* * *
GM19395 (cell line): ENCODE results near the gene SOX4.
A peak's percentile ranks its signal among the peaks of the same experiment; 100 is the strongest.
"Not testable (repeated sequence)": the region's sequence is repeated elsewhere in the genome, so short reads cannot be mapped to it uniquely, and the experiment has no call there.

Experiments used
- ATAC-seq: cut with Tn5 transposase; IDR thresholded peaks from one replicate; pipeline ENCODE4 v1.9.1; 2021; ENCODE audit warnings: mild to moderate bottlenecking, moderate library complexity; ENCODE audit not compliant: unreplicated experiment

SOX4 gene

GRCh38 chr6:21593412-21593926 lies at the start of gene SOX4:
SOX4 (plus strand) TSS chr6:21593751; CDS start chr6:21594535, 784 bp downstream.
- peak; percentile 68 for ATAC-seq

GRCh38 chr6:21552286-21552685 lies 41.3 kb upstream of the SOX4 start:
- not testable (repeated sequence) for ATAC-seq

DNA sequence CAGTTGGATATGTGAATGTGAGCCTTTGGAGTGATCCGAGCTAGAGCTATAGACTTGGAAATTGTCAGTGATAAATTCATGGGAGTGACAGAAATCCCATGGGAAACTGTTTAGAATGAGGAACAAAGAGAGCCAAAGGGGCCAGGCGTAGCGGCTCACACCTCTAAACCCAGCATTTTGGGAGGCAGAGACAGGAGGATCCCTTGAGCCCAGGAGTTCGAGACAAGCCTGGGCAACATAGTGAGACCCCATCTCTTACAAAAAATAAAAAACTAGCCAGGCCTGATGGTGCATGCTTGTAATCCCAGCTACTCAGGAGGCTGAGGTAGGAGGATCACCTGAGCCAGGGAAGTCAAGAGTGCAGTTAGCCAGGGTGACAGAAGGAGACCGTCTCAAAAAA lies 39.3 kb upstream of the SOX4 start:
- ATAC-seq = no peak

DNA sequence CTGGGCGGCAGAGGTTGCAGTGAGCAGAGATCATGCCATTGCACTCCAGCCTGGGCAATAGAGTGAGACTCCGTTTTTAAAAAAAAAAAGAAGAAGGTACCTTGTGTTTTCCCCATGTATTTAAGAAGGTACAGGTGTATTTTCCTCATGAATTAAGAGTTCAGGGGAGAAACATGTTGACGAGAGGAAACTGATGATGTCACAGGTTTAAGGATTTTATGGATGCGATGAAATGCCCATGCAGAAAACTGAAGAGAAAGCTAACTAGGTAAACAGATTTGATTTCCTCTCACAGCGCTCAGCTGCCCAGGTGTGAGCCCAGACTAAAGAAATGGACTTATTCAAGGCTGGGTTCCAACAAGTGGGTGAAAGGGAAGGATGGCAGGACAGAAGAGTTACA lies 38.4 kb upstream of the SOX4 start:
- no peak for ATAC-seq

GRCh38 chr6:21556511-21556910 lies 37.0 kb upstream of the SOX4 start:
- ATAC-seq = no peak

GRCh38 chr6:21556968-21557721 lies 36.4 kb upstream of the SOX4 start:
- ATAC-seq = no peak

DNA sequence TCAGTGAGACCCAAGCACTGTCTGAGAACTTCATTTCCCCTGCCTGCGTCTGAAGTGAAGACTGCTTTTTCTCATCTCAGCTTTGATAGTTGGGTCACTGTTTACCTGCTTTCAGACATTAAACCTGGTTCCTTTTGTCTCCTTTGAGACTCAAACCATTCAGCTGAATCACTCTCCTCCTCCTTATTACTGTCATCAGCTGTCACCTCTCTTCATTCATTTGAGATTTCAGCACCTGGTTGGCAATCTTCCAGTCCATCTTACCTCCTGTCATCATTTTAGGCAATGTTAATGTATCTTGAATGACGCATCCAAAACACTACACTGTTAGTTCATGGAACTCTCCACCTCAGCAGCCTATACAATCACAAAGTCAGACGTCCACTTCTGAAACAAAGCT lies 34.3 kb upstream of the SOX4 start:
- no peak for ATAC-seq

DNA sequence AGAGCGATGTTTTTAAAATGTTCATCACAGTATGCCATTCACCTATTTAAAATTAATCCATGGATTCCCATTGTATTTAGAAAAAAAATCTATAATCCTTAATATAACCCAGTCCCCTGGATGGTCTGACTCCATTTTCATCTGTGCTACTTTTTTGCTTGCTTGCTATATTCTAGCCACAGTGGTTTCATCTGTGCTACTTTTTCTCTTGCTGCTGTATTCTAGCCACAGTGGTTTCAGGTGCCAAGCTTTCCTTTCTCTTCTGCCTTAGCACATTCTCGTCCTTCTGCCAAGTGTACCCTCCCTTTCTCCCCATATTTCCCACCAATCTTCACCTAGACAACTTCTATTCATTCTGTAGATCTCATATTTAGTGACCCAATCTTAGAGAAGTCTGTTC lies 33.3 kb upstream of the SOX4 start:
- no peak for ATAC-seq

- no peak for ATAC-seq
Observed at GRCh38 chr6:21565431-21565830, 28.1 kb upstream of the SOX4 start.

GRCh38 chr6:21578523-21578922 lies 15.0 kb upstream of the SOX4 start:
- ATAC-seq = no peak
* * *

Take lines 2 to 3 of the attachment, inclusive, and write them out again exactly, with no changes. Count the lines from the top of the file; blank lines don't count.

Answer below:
A peak's percentile ranks its signal among the peaks of the same experiment; 100 is the strongest.
"Not testable (repeated sequence)": the region's sequence is repeated elsewhere in the genome, so short reads cannot be mapped to it uniquely, and the experiment has no call there.